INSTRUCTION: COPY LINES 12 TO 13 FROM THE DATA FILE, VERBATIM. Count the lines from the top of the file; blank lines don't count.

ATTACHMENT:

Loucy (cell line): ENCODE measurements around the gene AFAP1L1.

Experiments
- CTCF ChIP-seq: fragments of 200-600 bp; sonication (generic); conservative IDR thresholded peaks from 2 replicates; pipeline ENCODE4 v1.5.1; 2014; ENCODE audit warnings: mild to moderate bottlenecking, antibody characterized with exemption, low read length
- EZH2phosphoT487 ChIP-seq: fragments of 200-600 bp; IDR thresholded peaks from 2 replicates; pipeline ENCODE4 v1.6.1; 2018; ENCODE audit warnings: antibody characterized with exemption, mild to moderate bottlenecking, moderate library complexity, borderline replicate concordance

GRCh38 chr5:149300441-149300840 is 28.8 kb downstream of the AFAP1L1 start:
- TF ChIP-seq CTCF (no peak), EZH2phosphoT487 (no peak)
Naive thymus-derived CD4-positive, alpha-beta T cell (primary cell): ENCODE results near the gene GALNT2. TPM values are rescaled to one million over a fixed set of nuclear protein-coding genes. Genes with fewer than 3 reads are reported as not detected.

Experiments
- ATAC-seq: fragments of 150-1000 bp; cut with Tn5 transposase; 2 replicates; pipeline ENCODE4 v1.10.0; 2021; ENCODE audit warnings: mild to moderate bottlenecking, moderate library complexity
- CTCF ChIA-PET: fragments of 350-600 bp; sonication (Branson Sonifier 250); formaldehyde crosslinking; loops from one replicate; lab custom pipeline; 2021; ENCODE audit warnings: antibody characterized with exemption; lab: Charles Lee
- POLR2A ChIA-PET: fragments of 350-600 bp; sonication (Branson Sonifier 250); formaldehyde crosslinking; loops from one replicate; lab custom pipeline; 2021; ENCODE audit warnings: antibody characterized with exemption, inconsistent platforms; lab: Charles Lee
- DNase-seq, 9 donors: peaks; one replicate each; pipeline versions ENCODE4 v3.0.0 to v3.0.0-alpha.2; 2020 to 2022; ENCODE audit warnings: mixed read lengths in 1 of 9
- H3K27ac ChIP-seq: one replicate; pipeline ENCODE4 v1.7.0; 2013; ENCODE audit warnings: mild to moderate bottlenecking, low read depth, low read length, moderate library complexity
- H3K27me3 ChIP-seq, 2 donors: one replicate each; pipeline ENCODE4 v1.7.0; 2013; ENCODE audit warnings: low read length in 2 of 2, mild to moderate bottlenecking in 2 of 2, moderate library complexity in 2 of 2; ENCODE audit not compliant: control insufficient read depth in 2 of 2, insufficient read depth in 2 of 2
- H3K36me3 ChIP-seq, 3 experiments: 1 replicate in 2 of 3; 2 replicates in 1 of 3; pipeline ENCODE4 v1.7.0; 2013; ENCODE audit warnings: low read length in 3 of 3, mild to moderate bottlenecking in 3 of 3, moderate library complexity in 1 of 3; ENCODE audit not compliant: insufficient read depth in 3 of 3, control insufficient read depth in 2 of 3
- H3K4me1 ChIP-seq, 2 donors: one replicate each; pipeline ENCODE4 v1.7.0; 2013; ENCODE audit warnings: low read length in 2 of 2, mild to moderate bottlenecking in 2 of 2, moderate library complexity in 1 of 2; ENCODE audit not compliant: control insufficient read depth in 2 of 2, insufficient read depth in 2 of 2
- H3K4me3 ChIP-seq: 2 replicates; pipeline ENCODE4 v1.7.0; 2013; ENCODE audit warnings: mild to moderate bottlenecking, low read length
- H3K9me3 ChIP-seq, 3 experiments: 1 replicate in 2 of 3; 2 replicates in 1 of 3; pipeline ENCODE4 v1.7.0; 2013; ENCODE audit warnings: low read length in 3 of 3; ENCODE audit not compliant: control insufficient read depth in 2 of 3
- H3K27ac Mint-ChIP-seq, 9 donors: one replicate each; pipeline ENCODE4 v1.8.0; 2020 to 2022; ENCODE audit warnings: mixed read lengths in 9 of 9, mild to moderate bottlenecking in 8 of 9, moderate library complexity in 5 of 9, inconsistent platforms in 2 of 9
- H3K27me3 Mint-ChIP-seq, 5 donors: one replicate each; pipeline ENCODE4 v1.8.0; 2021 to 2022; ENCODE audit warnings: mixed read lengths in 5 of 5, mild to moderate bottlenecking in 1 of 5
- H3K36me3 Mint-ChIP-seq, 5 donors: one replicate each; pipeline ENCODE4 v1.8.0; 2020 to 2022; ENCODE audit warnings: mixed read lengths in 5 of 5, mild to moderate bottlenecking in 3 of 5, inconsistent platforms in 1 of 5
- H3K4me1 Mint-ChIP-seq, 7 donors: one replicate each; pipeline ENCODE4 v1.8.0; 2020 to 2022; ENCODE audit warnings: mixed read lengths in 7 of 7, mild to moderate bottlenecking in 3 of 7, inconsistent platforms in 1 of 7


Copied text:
- DNase-seq, 9 donors: peaks; one replicate each; pipeline versions ENCODE4 v3.0.0 to v3.0.0-alpha.2; 2020 to 2022; ENCODE audit warnings: mixed read lengths in 1 of 9
- H3K27ac ChIP-seq: one replicate; pipeline ENCODE4 v1.7.0; 2013; ENCODE audit warnings: mild to moderate bottlenecking, low read depth, low read length, moderate library complexity